Will it split better if it drys for a few months?

Bspring Posted By Bspring, Jun 22, 2009 at 3:58 AM

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  1. Bspring

    Bspring
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    Aug 3, 2007
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    I got some white oak that is still green. I worked on a few rounds today and it was much more difficult to split that the red oak that I have had in the past. However, the red oaks have been dead for a season before I got them. If I let the rounds sit for a few months will they split much easier?
     
  2. onesojourner

    onesojourner
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    Oct 14, 2008
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    If they are cut to length even a couple weeks will make a big difference.
     
  3. LLigetfa

    LLigetfa
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    Years ago when I was scrounging Birch from a local plywood mill, I found it harder to split them from the checked end. If I didn't plan to split them right away, I would buck them to double length and make the final cut when I was ready to split. Mind you, I did my splitting in Winter when the wood was frozen so that may have been a factor.
     
  4. maplewood

    maplewood
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    Feb 12, 2008
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    I always split green. I've found drier wood fights my maul. Frozen wood is better - it has an extra shatter effect that aids splitting.
    I'm splitting some maple and yello birch right now. Some pieces split "like butter" (so my 71-year-old father says, watching from a nearby stump).
    Some, though, have twisted growth rings, binding against each other (heavy winds can do this). They are not fun: 12-20 hits each. A wedge and
    a sledge work best on these. I've had beech pieces that would turn 90 degrees when split over their 18" length!

    I'm just glad dad is watching. Heard his comments dozens of times each. He's earned his rest. He cut and split for 65 years. Mind still says "yes",
    but the doc and his body say "no more". (He still taps the wedge through some pieces - don't tell mom!)
     
  5. Bspring

    Bspring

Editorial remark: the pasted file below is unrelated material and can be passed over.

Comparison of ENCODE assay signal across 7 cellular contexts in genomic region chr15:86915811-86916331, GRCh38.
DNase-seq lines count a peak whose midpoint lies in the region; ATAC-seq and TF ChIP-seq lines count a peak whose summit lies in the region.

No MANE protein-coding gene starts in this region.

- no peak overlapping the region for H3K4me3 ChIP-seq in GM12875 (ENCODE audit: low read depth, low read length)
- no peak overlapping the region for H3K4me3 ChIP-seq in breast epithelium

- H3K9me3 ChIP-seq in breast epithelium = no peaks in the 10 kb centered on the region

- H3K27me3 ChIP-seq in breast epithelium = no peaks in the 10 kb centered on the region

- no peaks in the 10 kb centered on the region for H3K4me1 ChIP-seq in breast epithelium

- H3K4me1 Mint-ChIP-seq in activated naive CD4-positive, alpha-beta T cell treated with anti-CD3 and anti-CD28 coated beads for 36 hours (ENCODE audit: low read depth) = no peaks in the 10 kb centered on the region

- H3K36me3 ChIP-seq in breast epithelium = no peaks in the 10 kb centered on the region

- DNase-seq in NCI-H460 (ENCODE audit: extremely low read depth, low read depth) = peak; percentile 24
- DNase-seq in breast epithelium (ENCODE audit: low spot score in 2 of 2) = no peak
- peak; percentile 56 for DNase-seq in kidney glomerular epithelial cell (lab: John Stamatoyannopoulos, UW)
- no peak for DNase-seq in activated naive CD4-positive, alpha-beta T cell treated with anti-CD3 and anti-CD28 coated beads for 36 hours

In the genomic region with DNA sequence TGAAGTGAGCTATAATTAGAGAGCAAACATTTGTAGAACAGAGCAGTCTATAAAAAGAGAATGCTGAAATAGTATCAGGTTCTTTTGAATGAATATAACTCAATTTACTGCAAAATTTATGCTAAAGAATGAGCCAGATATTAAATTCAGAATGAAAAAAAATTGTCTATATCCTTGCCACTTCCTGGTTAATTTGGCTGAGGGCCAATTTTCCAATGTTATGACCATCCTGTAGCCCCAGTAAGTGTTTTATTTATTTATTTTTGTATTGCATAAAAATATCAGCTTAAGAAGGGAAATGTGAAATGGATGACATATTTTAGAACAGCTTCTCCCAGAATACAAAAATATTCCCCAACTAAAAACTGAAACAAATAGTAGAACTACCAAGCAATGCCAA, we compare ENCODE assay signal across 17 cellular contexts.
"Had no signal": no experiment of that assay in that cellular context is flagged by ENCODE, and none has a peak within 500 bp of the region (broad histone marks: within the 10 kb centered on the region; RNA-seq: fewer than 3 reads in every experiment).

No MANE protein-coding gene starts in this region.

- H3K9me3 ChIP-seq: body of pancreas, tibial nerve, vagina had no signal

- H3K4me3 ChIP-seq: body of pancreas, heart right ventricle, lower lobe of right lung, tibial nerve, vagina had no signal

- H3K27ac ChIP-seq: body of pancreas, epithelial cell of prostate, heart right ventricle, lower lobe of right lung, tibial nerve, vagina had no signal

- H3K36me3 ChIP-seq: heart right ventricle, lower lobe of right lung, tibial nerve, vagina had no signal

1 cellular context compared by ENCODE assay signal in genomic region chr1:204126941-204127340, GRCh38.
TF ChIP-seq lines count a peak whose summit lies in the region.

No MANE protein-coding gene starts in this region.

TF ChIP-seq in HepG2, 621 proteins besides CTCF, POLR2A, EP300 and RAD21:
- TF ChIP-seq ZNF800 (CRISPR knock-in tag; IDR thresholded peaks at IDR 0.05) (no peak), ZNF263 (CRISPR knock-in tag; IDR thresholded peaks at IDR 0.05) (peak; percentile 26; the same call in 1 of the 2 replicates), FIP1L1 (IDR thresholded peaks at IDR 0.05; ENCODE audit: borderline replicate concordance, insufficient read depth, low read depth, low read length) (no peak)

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    So you never get any of the "When I was your age I could have split that one with one hand"?
    I don't think I have ever seen my Dad split wood. When I was a kid he made my brother and I do it all. I asked him one day why we had to split wood when we didn't have a fireplace. He said we might get one someday. Twenty something years later the wood has all turned back to soil because he never got that fireplace. He says it was good for us and kept us out of trouble. He is also 71 and in decent shape. I may hand him the maul someday and ask him to show me how it is done. He might surprise me.
     
  6. Jags

    Jags
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    A few years after I had built my last splitter, my old man, at about 70 was commenting about how he would have liked to have one of those as a kid. We got ribbing each other back and forth about how much "work" was "really" done. Mind you, he has not hand split for many a year (at least not any quantity) and said "go get the maul". At 70+ years old, 6'4" at about 240 pounds, that old man took a couple of wood devastating whacks to show the young kid up (I was about 35 at the time). Then to prove a point, he took a pencil out of his pocket and made a small thin line on another stump. One more whack and he split the stump ON THE PENCIL MARK. I never questioned his splitting prowess again.

    Yeah, he might surprise you. :red:
     
  7. joshlaugh

    joshlaugh
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    I think it depends on the species of wood. I split almost all my rounds green. If I come across some really tough wood I will throw it aside for a few weeks and than try again. Almost without fail, it will split the 2nd time around.
     
  8. PA. Woodsman

    PA. Woodsman
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    White Oak can be a b**ch to split, green or dry. Red Oak splits nicely compared to White.
     
  9. Bspring

    Bspring
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    Aug 3, 2007
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    Thanks PA. It is good to know that the white is more difficult than the red and not just a green issue. I will let it sit for a while mostly because it is 101 right now and that is just too hot to me swinging a maul.
     
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